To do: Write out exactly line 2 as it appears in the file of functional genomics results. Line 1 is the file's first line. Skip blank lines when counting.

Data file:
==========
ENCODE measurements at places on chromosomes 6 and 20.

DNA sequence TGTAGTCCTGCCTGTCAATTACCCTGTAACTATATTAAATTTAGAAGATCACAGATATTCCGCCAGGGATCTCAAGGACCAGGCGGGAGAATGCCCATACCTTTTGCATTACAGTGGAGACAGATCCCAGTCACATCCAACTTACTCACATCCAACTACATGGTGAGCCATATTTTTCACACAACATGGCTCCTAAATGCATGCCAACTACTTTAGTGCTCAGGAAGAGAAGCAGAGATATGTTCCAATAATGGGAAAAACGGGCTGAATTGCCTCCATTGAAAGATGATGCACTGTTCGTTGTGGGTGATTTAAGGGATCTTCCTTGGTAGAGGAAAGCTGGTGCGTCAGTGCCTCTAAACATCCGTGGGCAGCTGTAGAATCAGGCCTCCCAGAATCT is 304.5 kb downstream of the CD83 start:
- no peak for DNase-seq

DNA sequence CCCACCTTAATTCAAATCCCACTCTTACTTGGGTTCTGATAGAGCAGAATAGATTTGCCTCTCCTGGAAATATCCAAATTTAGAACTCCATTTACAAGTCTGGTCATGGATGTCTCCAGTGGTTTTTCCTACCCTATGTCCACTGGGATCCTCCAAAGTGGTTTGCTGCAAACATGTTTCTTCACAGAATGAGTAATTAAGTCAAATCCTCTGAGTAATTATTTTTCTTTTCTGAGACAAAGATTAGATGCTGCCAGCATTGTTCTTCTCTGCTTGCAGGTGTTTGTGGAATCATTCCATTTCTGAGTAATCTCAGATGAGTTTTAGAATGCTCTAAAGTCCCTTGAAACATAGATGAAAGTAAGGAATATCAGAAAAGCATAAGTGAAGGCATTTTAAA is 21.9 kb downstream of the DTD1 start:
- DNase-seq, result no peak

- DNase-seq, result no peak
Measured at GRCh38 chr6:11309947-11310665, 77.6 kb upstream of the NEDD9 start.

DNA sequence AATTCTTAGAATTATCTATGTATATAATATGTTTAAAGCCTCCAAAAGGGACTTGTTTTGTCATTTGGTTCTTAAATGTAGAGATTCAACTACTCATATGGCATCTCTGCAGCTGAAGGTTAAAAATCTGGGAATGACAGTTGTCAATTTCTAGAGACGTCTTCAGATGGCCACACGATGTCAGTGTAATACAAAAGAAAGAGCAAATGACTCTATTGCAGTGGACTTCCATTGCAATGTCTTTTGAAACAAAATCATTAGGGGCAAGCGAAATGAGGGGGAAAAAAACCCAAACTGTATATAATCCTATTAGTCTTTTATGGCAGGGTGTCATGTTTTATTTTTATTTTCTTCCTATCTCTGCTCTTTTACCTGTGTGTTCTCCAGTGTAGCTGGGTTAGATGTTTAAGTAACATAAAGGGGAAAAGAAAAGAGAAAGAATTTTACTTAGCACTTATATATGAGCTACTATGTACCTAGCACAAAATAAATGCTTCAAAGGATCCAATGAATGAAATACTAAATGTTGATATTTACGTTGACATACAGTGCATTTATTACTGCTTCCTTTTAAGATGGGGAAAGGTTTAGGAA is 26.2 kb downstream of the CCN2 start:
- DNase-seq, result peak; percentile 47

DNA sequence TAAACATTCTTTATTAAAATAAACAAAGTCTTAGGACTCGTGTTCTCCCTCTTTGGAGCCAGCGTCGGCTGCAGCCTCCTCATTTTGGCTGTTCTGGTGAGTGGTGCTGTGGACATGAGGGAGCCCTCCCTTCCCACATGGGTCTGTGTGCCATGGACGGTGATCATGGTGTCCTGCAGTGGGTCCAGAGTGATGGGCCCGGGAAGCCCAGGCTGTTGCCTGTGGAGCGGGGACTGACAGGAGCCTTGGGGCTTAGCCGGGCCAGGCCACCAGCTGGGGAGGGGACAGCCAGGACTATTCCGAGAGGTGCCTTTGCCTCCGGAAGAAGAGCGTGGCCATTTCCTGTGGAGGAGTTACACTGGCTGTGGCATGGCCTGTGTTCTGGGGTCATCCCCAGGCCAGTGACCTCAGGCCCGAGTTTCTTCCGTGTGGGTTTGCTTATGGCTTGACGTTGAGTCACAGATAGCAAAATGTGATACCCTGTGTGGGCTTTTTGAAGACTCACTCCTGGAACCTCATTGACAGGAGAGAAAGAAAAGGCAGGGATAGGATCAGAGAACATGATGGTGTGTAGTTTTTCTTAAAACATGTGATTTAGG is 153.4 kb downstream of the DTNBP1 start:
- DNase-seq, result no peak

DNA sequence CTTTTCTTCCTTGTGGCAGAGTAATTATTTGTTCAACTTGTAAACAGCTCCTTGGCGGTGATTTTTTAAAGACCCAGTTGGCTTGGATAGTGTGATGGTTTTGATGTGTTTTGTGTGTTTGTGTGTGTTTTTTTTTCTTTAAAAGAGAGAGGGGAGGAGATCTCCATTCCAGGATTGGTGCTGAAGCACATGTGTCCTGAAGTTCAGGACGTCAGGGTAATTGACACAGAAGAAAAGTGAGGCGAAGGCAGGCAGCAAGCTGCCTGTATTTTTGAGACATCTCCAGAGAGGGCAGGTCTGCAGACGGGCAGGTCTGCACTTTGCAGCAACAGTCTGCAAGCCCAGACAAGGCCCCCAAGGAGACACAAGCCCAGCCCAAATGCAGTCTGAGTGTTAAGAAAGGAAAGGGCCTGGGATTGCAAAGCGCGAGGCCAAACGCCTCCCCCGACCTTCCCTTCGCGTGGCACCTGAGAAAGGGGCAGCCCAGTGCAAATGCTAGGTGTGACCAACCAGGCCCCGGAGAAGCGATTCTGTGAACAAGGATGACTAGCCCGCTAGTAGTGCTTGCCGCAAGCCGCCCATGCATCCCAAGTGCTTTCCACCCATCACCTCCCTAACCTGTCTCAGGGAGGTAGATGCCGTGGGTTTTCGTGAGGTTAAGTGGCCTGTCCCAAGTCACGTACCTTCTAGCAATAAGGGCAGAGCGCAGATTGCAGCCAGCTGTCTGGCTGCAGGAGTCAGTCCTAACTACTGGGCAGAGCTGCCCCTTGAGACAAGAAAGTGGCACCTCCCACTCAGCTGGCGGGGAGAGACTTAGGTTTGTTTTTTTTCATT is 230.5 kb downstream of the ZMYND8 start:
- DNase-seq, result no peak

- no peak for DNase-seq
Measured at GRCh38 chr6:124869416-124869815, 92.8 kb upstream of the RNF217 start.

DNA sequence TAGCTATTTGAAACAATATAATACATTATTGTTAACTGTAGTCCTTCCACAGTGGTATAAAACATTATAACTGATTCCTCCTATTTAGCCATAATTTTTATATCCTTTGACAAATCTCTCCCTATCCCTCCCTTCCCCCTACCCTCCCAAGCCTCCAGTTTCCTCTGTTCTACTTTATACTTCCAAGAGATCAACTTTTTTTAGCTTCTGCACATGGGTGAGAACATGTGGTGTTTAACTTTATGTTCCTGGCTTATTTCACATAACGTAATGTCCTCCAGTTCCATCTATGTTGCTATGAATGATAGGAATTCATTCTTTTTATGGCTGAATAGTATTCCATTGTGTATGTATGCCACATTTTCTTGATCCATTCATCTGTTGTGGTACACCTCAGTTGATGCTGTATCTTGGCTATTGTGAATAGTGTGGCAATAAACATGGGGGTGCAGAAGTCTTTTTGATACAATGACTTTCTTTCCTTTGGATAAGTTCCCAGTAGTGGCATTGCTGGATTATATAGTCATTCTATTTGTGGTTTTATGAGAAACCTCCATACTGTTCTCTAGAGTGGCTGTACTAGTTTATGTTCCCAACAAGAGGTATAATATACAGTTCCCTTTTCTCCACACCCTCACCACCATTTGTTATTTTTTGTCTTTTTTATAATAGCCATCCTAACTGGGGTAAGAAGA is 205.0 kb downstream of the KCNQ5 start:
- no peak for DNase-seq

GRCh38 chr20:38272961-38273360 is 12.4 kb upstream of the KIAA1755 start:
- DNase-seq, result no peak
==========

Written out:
DNA sequence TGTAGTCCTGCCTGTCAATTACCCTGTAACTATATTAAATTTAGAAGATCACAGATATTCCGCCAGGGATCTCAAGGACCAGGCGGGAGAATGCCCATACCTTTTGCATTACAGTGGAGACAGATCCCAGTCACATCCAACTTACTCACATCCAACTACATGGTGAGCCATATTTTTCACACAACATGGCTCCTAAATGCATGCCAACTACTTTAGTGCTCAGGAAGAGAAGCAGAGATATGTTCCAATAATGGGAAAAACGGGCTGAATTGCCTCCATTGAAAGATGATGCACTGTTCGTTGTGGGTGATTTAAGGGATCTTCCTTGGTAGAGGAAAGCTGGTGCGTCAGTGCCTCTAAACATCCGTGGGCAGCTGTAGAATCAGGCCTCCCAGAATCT is 304.5 kb downstream of the CD83 start: